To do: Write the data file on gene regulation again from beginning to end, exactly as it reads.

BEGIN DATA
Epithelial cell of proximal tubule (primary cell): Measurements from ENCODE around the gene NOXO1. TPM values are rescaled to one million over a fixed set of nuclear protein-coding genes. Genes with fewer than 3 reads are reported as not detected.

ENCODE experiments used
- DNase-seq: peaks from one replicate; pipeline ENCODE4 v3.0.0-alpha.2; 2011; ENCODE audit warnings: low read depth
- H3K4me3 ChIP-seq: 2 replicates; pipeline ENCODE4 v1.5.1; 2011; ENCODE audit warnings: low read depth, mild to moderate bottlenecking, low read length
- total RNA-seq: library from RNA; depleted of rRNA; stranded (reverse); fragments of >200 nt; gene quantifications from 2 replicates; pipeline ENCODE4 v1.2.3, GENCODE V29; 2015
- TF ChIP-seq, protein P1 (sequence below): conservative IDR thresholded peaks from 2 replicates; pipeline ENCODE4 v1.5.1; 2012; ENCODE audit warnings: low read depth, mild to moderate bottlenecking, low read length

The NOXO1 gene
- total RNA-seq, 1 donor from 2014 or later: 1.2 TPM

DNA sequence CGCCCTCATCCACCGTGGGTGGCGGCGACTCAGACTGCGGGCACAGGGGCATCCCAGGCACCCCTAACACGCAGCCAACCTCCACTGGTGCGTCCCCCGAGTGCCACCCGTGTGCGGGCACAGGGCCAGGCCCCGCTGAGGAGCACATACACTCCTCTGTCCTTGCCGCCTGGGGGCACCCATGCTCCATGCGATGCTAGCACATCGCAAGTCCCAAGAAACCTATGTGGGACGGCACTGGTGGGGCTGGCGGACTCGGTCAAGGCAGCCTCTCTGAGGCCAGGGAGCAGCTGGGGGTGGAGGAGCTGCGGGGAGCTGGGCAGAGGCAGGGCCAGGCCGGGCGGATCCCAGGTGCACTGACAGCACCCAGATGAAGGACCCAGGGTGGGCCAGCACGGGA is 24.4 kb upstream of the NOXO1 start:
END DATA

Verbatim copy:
Epithelial cell of proximal tubule (primary cell): Measurements from ENCODE around the gene NOXO1. TPM values are rescaled to one million over a fixed set of nuclear protein-coding genes. Genes with fewer than 3 reads are reported as not detected.

ENCODE experiments used
- DNase-seq: peaks from one replicate; pipeline ENCODE4 v3.0.0-alpha.2; 2011; ENCODE audit warnings: low read depth
- H3K4me3 ChIP-seq: 2 replicates; pipeline ENCODE4 v1.5.1; 2011; ENCODE audit warnings: low read depth, mild to moderate bottlenecking, low read length
- total RNA-seq: library from RNA; depleted of rRNA; stranded (reverse); fragments of >200 nt; gene quantifications from 2 replicates; pipeline ENCODE4 v1.2.3, GENCODE V29; 2015
- TF ChIP-seq, protein P1 (sequence below): conservative IDR thresholded peaks from 2 replicates; pipeline ENCODE4 v1.5.1; 2012; ENCODE audit warnings: low read depth, mild to moderate bottlenecking, low read length

The NOXO1 gene
- total RNA-seq, 1 donor from 2014 or later: 1.2 TPM

DNA sequence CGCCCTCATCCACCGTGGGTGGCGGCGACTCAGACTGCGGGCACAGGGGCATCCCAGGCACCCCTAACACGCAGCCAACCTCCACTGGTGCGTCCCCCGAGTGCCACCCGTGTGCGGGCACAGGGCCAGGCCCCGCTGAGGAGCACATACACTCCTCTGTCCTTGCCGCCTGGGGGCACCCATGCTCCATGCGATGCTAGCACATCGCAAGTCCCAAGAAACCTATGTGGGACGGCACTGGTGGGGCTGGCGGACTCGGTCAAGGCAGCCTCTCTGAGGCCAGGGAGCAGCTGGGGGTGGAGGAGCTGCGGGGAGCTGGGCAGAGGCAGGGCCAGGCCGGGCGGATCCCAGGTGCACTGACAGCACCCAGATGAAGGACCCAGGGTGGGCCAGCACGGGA is 24.4 kb upstream of the NOXO1 start: